Laetitia Sadier, Something Shines

Robert Ham

By Robert Ham

on 09.23.14 in Reviews

Five years removed from her days as co-leader of Stereolab, Laetitia Sadier sounds freer than ever. Sadier’s lyrics have always been wide-ranging, sometimes mixed with random lines of dialog from Chris Morris’s post-modern sketch comedy show Jam or socioeconomic screeds in service of delectable space age pop. But Something Shines feels even riskier with Sadier revealing her most furious and most reflective sides.

Some of the most ruminative songs of Sadier’s career

Her harangues against the unequal distribution of wealth seek to draw blood (“The ultra rich in all impunity/ rot our society,” she coos on “Oscuridad” over a melting guitar and organ backdrop), and she exhibits impatience toward ignorant people on tracks like “The Scene of the Lie” and the Young Marble Giants-like minimalism of” Echo Port” (“We are condemned to die of shame/ for accepting the world as it is”).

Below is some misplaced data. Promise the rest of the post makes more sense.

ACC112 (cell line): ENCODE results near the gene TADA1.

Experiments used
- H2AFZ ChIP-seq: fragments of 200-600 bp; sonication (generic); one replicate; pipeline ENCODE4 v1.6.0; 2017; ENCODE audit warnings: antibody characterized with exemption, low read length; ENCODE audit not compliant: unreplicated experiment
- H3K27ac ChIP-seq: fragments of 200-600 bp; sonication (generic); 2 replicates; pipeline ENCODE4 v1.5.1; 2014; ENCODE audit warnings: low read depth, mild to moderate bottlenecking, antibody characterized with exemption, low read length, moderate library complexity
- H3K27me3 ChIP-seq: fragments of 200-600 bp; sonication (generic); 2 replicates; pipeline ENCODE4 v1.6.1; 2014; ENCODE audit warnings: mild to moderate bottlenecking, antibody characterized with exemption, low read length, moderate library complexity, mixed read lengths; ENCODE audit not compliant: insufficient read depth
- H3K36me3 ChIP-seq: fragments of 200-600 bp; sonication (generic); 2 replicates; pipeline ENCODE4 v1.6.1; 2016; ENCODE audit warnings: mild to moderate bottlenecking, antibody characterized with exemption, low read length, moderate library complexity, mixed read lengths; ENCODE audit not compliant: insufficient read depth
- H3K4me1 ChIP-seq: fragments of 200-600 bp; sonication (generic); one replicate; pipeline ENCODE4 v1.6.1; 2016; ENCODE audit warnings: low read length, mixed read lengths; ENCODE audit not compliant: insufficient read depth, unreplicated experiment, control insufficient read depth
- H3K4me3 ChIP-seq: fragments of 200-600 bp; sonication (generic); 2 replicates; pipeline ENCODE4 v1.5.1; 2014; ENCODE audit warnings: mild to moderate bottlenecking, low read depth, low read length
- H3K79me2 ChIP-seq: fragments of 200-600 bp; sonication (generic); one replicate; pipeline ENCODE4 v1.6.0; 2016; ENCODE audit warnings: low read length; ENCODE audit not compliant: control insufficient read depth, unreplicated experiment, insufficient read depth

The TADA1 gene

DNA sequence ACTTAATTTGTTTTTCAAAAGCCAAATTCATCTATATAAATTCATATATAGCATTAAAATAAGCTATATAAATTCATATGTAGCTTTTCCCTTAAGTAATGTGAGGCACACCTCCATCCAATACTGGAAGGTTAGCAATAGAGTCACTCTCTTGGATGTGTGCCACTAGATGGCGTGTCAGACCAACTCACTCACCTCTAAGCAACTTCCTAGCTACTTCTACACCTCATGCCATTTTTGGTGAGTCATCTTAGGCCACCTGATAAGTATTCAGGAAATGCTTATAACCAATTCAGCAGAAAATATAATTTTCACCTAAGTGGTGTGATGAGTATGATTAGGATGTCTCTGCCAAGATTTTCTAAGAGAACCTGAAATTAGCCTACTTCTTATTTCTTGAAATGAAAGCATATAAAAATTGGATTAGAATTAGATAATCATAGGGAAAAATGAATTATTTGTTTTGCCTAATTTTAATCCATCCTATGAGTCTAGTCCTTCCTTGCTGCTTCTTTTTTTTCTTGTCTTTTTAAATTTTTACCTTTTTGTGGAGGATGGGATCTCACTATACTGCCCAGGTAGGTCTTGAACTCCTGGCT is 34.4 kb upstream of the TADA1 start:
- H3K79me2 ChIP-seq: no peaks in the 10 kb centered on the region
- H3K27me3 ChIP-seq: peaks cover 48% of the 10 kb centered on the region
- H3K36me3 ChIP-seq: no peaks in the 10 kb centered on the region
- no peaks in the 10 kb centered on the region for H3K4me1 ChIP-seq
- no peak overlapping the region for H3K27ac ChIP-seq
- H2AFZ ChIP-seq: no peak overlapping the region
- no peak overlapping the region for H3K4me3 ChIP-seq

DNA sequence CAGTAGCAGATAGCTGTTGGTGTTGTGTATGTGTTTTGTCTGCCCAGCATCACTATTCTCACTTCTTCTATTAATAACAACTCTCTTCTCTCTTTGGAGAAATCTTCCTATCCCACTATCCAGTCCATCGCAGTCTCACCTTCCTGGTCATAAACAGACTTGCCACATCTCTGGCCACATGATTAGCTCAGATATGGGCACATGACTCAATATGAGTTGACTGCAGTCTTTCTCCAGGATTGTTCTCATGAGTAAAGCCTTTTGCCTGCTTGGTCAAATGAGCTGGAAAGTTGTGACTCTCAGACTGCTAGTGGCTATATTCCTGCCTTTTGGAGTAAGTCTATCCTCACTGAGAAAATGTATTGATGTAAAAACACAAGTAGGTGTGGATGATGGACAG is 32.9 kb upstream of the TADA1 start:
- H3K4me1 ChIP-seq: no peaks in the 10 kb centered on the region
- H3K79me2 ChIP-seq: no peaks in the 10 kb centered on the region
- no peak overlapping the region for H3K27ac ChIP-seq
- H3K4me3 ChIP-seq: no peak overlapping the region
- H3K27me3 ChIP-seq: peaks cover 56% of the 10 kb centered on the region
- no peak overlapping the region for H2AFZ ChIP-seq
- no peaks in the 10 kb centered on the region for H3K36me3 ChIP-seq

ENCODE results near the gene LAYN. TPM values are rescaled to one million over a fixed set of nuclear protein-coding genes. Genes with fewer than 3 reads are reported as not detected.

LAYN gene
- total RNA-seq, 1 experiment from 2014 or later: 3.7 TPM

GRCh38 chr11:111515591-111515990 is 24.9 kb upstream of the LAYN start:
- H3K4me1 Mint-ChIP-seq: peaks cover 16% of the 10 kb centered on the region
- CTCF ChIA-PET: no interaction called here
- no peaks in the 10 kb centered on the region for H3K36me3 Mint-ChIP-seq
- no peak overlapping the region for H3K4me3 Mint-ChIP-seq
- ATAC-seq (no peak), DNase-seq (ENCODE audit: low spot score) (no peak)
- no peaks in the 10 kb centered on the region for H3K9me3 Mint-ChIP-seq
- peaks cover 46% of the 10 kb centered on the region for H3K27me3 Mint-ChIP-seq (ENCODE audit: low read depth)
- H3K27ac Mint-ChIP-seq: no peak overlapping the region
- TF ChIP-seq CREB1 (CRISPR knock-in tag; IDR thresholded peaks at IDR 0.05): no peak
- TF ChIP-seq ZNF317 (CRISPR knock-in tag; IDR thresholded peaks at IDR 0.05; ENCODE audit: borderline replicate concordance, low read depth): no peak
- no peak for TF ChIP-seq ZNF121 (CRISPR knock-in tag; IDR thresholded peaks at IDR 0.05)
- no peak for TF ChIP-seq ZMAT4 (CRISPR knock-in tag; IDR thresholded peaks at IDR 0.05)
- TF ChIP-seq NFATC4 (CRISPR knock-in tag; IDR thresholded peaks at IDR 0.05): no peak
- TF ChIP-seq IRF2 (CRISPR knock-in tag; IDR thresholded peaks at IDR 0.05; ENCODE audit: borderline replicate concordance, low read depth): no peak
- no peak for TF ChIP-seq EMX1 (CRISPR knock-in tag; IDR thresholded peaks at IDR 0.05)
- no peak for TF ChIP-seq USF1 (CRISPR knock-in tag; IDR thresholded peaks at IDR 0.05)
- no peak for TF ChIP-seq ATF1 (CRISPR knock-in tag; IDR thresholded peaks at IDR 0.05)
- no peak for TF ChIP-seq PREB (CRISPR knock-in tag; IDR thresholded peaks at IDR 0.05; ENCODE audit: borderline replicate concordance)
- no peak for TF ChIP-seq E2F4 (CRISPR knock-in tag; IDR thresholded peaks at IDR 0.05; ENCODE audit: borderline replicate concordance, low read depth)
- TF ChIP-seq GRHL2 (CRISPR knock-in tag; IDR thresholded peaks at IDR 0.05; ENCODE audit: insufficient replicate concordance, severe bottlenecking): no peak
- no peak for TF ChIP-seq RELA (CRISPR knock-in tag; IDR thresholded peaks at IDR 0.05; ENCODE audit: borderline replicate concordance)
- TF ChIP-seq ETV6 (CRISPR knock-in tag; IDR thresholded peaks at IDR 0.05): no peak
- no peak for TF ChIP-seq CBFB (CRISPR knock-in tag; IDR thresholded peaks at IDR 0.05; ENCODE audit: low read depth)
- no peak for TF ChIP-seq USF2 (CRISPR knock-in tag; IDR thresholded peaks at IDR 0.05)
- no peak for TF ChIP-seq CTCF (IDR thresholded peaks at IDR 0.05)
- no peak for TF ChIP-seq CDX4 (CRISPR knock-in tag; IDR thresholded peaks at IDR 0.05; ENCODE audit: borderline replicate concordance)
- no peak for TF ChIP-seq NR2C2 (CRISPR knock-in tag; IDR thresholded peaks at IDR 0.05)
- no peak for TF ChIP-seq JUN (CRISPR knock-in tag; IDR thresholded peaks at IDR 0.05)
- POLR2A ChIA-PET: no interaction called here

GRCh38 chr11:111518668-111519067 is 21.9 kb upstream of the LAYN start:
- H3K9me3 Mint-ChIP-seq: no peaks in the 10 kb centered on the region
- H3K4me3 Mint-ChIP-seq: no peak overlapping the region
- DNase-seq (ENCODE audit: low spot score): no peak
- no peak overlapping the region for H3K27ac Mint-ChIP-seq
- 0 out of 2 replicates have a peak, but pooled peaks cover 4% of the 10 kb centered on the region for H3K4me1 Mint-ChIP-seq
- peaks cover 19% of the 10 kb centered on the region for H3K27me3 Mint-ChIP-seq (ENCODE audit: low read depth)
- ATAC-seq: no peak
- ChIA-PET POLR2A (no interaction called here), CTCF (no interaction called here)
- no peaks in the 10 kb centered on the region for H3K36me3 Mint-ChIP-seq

Sadier balances out that lyrical vitriol not only with gently purring pop she created with David Thayer (her bandmate in the newly minted project Little Tornados), but with some of the most ruminative songs of her career. She examines the beauty and expanse of the natural world with the same wonder she brought to “Lo Boob Oscillator” (one of Stereolab’s most beloved tunes), and turns further inward to exhibit the hurt of a broken relationship on a pair of lovely string-drenched tunes, “The Milk of Human Kindness” and “Then I Will Love You Again.” Like Sadier’s best work, Something Shines serves to re-aggravate and irritate fresh wounds while soothing them at the same time.